All eyes were on the far right National Front hopeful Marine Le Pen and the centrist candidate Emmanuel Macron, who are expected to pass through the first round of voting.
Marine Le Pen predictably focused on the role of Muslims in French society and on the difficulties of integration.
However, the other candidates, who are more secular and pro-diversity minded, above all left-wing candidate Jean-Luc Melenchon, argued that there are many other issues in France and that the discussion should move away from religion.
“Melenchon, who did very well in the debate, made the point that France has a very strong secular tradition and that debating endlessly in the public sphere is not to everybody’s taste and I think many would agree with that,” Professor Cole said.
He added that the battle for leadership going on between the two left-wing candidates Melenchon and Benoit Hamon clearly favors Le Pen and Macron, as it undermines the Left’s chances for victory.
“I think that the main battle will be between Le Pen and Macron,” he noted.
When asked what key messages people could expect him to make during the final weeks before the elections, Alistair Cole said that, realizing his favorable position in the first round, Macron will try to fight a second-round battle.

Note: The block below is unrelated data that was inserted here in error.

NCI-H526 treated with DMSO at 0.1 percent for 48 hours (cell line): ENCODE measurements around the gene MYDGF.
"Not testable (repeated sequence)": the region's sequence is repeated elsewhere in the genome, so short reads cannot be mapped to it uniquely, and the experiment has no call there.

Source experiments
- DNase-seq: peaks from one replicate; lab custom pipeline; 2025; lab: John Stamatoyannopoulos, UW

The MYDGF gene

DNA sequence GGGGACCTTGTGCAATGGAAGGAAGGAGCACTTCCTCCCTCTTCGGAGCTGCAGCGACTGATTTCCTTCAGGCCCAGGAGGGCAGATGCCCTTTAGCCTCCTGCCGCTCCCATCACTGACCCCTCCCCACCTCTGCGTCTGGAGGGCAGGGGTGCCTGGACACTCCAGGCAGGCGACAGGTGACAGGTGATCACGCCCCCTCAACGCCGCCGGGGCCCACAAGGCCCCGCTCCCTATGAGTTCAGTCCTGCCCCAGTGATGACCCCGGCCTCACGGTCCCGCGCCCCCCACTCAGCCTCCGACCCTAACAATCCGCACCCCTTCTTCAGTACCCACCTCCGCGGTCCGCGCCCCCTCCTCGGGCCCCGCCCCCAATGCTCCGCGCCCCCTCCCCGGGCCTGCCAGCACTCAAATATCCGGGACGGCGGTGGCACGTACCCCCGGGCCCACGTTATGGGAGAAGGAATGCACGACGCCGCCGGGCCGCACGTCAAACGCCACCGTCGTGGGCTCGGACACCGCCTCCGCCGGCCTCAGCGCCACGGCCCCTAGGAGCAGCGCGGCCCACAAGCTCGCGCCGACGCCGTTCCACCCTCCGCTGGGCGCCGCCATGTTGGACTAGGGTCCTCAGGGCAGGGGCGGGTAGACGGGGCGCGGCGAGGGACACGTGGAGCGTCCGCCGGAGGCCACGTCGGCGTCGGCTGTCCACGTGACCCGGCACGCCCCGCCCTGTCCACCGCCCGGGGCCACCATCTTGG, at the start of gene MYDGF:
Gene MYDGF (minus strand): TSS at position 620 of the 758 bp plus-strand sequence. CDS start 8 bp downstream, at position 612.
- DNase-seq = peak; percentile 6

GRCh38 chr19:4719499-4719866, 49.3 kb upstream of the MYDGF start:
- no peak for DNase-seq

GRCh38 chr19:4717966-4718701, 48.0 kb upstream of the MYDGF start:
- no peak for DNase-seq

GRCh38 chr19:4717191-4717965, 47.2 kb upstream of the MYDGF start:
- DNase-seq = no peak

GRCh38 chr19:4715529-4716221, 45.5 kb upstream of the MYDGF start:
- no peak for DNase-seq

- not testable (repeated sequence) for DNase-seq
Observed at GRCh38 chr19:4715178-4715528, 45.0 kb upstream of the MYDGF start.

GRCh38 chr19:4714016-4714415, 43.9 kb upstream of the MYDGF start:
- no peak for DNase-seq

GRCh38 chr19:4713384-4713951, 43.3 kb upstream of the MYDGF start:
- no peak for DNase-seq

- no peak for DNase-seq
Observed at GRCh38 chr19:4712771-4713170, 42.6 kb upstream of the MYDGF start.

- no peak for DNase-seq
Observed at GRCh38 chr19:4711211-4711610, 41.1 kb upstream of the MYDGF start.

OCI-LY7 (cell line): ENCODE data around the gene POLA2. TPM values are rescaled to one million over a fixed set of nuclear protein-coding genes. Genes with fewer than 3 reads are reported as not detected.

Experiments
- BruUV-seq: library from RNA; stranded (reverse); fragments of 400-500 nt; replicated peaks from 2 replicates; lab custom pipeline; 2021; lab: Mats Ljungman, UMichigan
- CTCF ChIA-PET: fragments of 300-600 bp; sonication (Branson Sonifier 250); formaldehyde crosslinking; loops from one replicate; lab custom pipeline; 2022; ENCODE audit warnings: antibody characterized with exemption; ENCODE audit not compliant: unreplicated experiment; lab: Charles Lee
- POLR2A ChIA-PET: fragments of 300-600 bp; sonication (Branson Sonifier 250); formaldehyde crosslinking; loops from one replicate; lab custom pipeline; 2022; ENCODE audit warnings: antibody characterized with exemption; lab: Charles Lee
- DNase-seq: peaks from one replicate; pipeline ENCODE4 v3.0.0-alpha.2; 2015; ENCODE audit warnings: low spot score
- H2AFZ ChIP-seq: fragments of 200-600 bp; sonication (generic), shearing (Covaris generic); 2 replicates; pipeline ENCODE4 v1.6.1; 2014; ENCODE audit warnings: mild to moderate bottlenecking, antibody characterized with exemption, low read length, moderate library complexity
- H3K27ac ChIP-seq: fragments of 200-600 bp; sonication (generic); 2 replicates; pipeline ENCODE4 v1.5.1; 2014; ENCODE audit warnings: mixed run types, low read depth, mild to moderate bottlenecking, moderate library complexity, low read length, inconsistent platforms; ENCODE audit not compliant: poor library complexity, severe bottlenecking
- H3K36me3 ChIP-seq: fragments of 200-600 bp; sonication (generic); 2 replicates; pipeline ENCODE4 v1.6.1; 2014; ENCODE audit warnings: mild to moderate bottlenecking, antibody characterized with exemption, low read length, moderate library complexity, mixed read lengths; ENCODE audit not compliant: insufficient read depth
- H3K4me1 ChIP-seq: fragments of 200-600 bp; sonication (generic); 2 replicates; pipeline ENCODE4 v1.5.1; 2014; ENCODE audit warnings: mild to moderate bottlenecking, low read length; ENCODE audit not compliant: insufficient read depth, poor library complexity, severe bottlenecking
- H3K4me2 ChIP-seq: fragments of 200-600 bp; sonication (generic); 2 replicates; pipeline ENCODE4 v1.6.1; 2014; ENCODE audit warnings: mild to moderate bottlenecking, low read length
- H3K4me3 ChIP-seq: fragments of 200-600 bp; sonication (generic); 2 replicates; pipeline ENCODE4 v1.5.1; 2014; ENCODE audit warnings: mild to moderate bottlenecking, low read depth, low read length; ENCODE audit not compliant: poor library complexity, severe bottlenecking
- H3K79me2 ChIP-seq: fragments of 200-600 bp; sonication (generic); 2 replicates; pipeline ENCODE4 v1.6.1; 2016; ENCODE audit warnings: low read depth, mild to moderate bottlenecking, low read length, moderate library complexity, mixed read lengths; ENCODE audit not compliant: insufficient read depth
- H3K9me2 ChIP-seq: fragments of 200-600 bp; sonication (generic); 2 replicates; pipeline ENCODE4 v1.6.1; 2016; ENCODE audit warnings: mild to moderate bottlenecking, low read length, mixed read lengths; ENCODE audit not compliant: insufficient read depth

“He needs to be ecumenical, stress sympathies, to appear quite tolerant and bring in good ideas from the left and the right,” Alistair Cole concluded.
The Republican Party’s candidate Francois Fillon, National Front party leader Marine Le Pen, independent Emmanuel Macron, Socialist Party nominee Benoit Hamon and the leader of the left-wing political movement La France Insoumise (Unsubmissive France), Jean-Luc Melenchon, stressed that non-participation of the other candidates raised questions of democracy.
The first round of the French presidential election is scheduled for April 23, while the run-off is set for May 7.
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